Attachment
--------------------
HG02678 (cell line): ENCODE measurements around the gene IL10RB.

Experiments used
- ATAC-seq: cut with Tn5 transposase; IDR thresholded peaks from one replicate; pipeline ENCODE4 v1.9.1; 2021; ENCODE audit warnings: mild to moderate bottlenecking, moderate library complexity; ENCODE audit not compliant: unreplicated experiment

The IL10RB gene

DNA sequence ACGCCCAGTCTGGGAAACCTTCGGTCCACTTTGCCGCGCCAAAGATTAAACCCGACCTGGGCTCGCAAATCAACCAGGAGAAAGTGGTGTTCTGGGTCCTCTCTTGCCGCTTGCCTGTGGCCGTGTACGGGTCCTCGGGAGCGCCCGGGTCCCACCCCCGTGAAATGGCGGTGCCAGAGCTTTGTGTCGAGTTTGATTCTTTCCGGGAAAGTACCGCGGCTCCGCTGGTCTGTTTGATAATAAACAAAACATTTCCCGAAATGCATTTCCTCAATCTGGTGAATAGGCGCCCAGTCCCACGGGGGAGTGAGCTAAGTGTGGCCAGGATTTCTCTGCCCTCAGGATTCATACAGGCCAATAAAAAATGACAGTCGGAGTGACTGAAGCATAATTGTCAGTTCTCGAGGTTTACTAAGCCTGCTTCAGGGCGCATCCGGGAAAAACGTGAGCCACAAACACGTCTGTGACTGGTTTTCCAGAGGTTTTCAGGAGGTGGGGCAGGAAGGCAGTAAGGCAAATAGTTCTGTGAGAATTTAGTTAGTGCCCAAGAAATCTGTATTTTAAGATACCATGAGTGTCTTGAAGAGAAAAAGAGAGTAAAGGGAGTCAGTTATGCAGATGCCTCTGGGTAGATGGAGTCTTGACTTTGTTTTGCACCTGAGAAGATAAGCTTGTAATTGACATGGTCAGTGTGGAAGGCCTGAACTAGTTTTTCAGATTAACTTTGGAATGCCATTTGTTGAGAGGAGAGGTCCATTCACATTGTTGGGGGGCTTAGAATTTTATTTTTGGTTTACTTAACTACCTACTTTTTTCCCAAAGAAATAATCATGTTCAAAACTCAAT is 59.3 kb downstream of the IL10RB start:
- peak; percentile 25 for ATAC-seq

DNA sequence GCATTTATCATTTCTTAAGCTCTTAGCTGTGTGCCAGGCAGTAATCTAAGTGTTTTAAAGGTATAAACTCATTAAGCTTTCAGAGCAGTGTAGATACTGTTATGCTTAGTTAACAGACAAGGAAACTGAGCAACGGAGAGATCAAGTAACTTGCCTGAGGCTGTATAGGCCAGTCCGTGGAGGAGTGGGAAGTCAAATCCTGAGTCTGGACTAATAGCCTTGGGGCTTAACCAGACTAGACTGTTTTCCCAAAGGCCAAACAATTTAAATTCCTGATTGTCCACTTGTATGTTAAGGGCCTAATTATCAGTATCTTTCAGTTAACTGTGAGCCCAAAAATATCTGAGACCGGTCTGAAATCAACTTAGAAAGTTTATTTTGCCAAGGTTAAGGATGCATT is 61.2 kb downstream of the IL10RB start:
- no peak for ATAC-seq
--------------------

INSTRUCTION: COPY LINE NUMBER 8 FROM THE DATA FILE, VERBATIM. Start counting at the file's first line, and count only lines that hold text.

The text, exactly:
- no peak for ATAC-seq